In the months leading up to an earthquake you need to be prepared! If you are near the California fault line, you need to be very familiar with earthquake safety and earthquake disaster plans. You need to know where your house is located so that you can seek out shelter. If you have family members or friends who live in buildings that are considered high-risk, you should have them evacuate immediately if possible. Do not wait for an earthquake to hit your home; take steps today to make sure your house is earthquake-proof!
Being prepared for the future of natural disasters like earthquakes, means being able to identify problems and taking steps to make them smaller, less severe and less deadly. There are things you can do today to lessen the chances of a devastating earthquake striking your home. Here are some tips.
Make sure your home is as earthquake-proof as possible. You do not want to be caught off guard on a Saturday night or Sunday morning, when a large earthquake has been reported just feet away from your home. Some states and local governments offer special incentives for home owners who take their development plan seriously. These programs include paying for complete structural engineers to come out and evaluate your building before purchase. Make sure you check with your local authorities and your mortgage company about any current or future requirements about building and earthquake preparedness. You should also make sure your home meets all current building codes.
The National Earthquake Safety Program is a voluntary organization that was created by the National Academy of Sciences. This organization offers a wide variety of tools and advice for both individuals and businesses in providing earthquake preparedness. Contact your local Academy of Sciences office for further information about the program and how you can help reduce the risk of an earthquake striking your home.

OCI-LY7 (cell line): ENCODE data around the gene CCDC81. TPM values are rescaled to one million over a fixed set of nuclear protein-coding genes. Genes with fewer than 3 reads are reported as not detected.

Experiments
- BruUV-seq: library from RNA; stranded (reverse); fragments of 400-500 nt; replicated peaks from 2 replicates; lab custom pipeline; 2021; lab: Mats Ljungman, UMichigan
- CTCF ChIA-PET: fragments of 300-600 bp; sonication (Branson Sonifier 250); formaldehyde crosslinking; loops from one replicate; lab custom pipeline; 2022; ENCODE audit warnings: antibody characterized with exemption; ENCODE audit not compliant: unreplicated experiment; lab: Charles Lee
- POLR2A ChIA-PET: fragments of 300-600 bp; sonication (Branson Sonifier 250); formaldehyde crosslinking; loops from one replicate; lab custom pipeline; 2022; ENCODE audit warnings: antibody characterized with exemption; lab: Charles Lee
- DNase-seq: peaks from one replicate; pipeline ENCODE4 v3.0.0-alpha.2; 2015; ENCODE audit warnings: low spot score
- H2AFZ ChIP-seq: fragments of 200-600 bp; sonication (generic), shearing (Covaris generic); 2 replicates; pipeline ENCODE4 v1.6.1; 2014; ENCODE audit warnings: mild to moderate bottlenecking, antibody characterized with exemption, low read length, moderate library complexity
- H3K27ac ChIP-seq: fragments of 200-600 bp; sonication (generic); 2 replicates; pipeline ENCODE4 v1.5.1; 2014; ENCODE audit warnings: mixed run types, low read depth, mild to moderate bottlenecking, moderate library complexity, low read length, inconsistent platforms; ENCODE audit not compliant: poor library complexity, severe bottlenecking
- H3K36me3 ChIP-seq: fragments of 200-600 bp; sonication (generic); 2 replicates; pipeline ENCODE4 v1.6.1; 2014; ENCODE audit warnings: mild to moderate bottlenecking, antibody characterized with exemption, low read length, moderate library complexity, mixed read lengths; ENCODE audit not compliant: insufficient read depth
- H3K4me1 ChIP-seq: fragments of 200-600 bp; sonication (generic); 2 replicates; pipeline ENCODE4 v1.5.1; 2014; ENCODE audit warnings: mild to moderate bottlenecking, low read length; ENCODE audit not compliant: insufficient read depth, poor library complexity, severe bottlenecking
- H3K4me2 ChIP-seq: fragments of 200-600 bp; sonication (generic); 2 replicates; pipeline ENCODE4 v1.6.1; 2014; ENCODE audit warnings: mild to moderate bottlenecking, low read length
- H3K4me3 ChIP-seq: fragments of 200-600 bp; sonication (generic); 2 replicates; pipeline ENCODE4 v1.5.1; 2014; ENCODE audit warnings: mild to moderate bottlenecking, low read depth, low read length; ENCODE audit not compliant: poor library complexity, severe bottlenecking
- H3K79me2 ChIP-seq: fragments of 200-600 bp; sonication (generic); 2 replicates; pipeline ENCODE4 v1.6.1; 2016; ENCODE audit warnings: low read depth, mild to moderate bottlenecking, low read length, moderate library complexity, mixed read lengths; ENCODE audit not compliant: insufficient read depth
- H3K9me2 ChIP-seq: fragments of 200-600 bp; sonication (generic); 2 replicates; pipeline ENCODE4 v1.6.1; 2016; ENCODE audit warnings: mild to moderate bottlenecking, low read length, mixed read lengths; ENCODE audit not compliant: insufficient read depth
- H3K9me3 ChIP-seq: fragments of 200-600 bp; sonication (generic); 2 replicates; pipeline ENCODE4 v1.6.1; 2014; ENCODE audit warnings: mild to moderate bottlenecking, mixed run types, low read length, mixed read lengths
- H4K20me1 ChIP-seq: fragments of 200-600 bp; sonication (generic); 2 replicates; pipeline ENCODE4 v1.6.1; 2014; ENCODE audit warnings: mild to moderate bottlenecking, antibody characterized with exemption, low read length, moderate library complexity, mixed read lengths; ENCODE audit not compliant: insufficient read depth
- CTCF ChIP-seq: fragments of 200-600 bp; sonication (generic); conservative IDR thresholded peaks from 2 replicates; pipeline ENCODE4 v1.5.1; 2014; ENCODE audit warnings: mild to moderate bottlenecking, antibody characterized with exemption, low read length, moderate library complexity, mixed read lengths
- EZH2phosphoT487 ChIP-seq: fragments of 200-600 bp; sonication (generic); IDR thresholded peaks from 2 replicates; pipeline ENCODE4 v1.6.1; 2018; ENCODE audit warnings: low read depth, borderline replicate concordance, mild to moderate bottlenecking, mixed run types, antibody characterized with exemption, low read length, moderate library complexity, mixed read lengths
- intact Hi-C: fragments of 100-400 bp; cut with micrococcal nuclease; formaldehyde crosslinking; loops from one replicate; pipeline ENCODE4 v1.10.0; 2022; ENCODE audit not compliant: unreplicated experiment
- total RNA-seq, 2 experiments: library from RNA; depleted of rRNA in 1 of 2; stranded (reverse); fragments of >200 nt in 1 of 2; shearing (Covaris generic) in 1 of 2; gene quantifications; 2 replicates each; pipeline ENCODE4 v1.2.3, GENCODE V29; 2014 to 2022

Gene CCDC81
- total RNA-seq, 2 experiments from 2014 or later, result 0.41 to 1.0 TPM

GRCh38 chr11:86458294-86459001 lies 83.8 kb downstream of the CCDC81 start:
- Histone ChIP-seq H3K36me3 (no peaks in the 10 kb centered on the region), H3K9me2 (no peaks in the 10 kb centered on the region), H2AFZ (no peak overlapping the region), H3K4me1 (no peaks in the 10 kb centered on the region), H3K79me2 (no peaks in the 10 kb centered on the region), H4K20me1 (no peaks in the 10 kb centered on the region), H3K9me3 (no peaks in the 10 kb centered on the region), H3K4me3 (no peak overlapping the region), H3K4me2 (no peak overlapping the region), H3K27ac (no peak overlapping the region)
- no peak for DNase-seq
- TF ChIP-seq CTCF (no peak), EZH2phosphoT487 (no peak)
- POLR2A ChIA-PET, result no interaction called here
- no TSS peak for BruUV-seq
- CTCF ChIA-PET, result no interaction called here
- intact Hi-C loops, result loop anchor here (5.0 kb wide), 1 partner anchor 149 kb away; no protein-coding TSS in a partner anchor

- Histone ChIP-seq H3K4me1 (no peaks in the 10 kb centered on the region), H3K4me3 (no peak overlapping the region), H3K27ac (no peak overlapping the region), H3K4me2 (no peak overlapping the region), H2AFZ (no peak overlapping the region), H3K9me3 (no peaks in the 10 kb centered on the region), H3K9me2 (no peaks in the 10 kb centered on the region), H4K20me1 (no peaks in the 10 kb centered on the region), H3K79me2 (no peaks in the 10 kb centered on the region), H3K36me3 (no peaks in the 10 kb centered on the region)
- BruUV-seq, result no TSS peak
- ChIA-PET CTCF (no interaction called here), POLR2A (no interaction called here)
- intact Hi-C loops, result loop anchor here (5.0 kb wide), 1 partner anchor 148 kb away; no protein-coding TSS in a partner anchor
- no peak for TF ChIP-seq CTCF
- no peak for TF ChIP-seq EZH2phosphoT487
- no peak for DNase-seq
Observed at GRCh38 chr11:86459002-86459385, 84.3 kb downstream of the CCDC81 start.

Do not get inebriated before visiting a quake-damaged area. Studies show that people become more earthquake prone after consuming alcohol. That’s why it’s not recommended that you drink alcohol before visiting areas of high seismic activity. Make sure that you visit your doctor for any health issues that might be caused by your lifestyle (e.g., smoking) before going to see an earthquake-damaged area. Even if you have to cancel plans because of school or travel disruptions, don’t worry; there are plenty of other ways to keep safe.
If you own a boat, be sure that you take it out on weekends – and every day of the week – to avoid having your home ripped apart by an approaching earthquake. If you have small children in the house, make sure that you keep them away from the ocean or open water. Also, if you own a sailboat or skis, take these along with you and never leave them on shore especially not for more than a few hours at a time. Be sure to take along some form of emergency food and water; and if you are at all unable to provide this, find a friend or family member who can – or who will – come along with you into the water.
For those who are not able to evacuate their homes during an earthquake, be aware of where your family is and start prepping early. Open the doors and windows if you can, and if possible open up the basements. Have a plan for when you will go to each location, and what you will do if an earthquake should occur. Remember, the higher up a building is, the harder it is for the ground to move.
The most important thing about earthquake preparedness is being safe. Do not take this for granted – your family’s safety is extremely important. Don’t wait for an earthquake to hit before you’ve done all you can; in fact, it is better to be late than sorry. If you are properly prepared for an earthquake, the fewer injuries you will have in the event of one.